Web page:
Cash remains the preferred method of payment in the Solomon Islands and a lot of it has to do with the nation’s archaic financial architecture. Even transfers between banks are done manually by issuing cheques and this gives rise to countless errors.
As of October 1, the National Payments Act has come into force and this has been done to reform the Solomon Islands financial payment system towards one that is more electronic, while driving economic development and making everyday banking transactions easier.
This move is expected to enable the increased use of electronic payments. The step was undertaken in consultation with the Central Bank of Solomon Islands (CBSI), which is set to increase access to affordable digital payment services, reduce reliance on cash and drive broad-based financial inclusion across this Pacific Islands nation where many adults do not have access to a bank account.
Solomon Islands Minister for Finance and Treasury Harry Kuma said the new measures helped create the conditions for sustainable, broad-based economic growth, benefitting businesses and individuals.
The reform paves the way for Solomon Islands to adopt an electronic funds settlement process, replacing a system by which transfers between banks is done manually using cheques. The current manual system is highly inefficient and can result in significant delays in clearing funds which hampers everyday commerce and economic activity.
“This crucial legislation will enable Solomon Islands to benefit from a modern, resilient financial system, with a more efficient, safe and transparent approach. It will enable the Central Bank to better protect consumer, and will enable Solomon Islands’ banks and financial institutions to offer better products and services,” said Dr Luke Forau, Governor, CBSI.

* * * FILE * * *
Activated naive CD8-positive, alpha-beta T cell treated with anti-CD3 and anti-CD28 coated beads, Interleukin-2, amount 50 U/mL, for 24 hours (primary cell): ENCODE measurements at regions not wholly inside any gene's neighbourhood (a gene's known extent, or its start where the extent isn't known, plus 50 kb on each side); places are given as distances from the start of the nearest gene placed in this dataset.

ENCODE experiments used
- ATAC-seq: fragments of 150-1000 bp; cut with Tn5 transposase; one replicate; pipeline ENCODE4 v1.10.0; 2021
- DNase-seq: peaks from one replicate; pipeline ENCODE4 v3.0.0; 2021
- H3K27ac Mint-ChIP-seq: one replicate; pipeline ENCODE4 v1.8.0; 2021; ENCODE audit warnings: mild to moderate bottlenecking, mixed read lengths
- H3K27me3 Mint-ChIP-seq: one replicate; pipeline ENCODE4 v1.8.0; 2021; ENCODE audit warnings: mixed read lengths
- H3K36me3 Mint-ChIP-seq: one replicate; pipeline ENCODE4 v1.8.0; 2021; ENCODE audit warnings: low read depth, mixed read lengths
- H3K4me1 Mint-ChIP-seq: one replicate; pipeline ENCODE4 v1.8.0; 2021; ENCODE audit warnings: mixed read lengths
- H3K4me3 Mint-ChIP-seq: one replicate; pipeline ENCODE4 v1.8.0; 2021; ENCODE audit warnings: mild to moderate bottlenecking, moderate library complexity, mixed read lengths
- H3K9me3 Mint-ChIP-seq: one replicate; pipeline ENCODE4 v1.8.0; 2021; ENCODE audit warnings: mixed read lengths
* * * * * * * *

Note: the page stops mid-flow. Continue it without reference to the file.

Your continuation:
“The next step in this important program will be to develop regulations and modern electronic payment system infrastructure which will in turn help us enhance our capacity to monitor systemic risk and increase access to improved financial services for businesses and households.”
IFC, a member of the World Bank Group, with the support of the governments of Australia and New Zealand as well as the World Bank, has provided technical expertise to the CBSI in relation to this landmark reform.
This latest development follows similar reforms undertaken by central banks in Papua New Guinea, Fiji, Samoa and Vanuatu that promote responsible and inclusive digital financial services in the Pacific.
“Our payment systems work in Solomon Islands and will help increase access to electronic payment services for people who have simply been missing out on the offerings by banks and other financial providers. It helps strengthen the legal framework for the national payment system and will enable modern payment systems infrastructure that delivers safe, and reliable digital payment and remittance transactions at lower cost,” said Judith Green, IFC Country Manager for Australia, New Zealand, Papua New Guinea and the Pacific Islands.
“At a time when Solomon Islands has been hit hard by the pandemic and is on the global frontline of climate change, these crucial building blocks of financial inclusion will enable people throughout the nation to benefit.”
The ongoing reform program, overseen by the CBSI, will see further regulations and policies developed and an Automated Fund Transfer system established to enable digital payments.